When Congress was debating MSAs in 1996 as part of its deliberations on the Health Insurance Portability and Accountability Act, there was concern about the effects that widespread adverse selection could have on the insurance market. Accordingly, Congress allowed MSAs only as a limited demonstration policy so it could secure more information on this matter. The demonstration period is scheduled to expire at the end of this year, but limited use of MSAs during the demonstration period has made it impossible to conduct the comprehensive evaluation of MSAs the 1996 law envisioned. Despite the absence of information indicating that MSAs would not cause serious problems, the Archer proposal would make MSAs universally available and relax a number of other safeguards in the 1996 demonstration design. Any negative consequences MSAs may have for the insurance market consequently could become pervasive and difficult to reverse.
- Evidence suggests adverse selection in the usage of MSAs already is occurring under the demonstration project. A survey of insurers offering MSA plans notes that "Insurers expect relatively better health status and lower service utilization by enrollees selecting high-deductible plans and price their products accordingly." [Emphasis added.] In other words, the insurers can afford to set lower premiums for insurance policies used with MSAs, because they know it will be healthier people who are attracted to using MSAs. This survey of insurers was conducted by Westat under contract with the General Accounting Office in partial fulfilment of the terms of the demonstration project Congress established in 1996.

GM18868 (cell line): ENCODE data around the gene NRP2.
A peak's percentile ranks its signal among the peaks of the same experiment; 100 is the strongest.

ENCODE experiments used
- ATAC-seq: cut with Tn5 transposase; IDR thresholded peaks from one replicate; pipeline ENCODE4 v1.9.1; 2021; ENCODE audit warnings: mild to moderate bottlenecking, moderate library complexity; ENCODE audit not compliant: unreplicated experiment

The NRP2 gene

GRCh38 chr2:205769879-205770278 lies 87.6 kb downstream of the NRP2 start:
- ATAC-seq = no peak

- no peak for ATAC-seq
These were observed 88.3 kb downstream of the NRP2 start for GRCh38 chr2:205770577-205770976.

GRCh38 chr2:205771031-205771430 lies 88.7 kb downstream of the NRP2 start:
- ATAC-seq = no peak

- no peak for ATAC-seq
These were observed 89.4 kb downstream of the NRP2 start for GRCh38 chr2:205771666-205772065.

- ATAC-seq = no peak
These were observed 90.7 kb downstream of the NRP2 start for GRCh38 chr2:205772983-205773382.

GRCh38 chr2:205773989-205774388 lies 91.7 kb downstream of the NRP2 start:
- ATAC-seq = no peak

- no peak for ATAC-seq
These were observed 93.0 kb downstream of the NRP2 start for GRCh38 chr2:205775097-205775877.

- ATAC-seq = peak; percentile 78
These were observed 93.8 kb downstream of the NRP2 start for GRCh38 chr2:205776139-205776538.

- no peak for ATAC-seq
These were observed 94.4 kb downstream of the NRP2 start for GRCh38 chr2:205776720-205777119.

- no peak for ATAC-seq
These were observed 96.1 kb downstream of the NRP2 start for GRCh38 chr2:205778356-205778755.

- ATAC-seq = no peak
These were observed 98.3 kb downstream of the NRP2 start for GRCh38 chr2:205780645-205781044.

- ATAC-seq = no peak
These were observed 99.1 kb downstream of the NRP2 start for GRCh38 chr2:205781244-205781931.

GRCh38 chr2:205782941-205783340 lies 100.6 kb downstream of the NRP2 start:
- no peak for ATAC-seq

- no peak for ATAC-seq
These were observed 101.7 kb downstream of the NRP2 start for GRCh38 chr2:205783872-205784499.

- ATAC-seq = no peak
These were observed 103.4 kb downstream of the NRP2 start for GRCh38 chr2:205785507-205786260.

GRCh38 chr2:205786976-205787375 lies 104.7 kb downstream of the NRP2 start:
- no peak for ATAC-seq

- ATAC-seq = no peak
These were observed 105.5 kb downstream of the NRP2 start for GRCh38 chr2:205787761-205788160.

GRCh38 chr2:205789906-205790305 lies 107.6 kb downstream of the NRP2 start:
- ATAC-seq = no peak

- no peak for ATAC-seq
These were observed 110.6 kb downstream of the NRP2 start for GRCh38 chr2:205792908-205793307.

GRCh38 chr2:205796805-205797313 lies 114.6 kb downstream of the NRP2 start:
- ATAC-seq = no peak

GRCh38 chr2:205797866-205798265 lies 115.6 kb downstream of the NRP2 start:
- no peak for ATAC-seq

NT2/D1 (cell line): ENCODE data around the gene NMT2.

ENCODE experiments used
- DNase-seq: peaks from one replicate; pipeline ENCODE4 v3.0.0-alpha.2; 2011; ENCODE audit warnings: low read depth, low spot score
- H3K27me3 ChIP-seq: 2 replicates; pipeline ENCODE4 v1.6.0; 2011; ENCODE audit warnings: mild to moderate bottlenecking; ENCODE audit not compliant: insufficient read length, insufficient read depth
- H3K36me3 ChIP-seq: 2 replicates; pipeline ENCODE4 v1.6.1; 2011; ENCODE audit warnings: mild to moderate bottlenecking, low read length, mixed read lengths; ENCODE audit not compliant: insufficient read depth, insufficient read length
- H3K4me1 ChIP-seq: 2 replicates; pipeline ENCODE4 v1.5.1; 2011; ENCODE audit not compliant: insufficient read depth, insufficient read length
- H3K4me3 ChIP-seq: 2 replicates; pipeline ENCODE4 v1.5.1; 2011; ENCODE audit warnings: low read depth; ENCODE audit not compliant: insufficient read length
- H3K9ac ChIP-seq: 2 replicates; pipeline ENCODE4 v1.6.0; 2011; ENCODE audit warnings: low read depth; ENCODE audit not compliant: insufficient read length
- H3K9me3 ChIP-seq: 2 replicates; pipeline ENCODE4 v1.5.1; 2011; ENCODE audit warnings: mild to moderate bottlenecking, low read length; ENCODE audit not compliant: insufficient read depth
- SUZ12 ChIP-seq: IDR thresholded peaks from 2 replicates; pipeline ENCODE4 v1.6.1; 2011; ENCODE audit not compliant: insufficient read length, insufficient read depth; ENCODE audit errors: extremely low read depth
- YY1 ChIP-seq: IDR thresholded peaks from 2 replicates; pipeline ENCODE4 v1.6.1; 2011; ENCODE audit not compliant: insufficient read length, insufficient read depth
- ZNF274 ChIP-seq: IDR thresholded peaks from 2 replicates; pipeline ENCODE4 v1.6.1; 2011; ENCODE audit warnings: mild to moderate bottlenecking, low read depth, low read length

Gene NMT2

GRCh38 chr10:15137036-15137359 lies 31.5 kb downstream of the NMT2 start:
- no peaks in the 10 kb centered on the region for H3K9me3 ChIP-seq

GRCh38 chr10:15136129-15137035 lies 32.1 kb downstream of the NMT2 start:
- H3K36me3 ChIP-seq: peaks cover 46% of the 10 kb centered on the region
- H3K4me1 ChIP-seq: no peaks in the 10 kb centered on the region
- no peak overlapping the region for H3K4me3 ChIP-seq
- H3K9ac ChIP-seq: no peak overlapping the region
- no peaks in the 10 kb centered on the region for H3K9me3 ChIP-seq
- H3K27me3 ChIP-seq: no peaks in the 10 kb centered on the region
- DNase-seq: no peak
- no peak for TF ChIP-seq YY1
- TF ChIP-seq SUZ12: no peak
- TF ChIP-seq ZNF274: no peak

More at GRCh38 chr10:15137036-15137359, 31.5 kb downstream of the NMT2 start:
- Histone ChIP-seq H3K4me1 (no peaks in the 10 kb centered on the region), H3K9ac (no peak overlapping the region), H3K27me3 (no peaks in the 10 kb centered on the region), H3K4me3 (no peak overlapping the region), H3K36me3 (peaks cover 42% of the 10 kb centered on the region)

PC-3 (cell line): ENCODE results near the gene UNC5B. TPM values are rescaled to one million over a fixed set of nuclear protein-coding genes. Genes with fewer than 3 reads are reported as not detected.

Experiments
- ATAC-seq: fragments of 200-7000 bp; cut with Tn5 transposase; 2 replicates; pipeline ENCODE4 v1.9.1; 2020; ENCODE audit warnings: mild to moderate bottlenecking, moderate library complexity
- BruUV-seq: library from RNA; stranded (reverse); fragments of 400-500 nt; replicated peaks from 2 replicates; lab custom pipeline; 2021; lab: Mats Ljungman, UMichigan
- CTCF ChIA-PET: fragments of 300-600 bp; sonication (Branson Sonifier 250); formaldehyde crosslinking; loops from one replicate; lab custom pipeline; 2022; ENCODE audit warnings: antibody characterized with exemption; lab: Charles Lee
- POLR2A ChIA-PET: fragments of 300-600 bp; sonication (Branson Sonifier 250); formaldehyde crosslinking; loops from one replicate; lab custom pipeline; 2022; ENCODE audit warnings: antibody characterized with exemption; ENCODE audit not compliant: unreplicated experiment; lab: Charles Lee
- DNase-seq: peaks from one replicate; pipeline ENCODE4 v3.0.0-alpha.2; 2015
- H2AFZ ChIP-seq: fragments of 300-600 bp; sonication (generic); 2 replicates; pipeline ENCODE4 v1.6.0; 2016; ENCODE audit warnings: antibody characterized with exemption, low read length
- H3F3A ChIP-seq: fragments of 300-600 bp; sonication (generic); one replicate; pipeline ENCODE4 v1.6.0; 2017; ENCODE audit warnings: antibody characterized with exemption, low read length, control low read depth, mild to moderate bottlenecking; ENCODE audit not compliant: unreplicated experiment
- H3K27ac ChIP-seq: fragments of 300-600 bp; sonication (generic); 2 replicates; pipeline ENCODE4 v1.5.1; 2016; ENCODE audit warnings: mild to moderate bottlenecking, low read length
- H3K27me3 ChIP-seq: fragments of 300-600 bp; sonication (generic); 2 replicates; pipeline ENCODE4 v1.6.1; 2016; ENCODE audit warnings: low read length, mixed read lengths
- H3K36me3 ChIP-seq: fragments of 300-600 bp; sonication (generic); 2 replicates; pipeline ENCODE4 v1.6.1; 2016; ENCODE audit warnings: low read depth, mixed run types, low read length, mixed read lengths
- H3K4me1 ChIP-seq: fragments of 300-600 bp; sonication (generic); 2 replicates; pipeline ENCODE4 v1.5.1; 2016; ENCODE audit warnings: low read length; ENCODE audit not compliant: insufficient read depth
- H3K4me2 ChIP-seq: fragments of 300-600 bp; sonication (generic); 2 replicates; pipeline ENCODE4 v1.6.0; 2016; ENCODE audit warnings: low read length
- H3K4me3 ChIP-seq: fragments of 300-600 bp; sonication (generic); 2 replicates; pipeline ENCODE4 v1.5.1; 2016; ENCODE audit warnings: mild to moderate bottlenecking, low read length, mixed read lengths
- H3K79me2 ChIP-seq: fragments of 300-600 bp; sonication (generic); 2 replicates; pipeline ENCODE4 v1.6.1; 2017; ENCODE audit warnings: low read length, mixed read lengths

- The Archer proposal would make the accounts universally available. If MSAs become widely popular among consumers with relatively better health, an adverse selection cycle could be triggered that would drive up the cost of conventional, more comprehensive insurance. The resulting premium increases are likely to be large enough to make such insurance unaffordable and unavailable for substantial numbers of Americans.
In addition, the changes in the Archer proposal could create a major new tax shelter. The tax shelter would come about because of the similarities between MSAs and Individual Retirement Accounts. Under current law, married taxpayers who are covered by an employer-sponsored pension plan may deduct from their income up to $4,000 a year for deposits to an IRA if their income is below $62,000. By 2007, they will be able to make such deposits if their income is below $100,000.(3) Earnings on funds deposited in an IRA compound free of tax; no tax is due on either the deposits or the earnings until funds are withdrawn after retirement (or for a limited number of other purposes).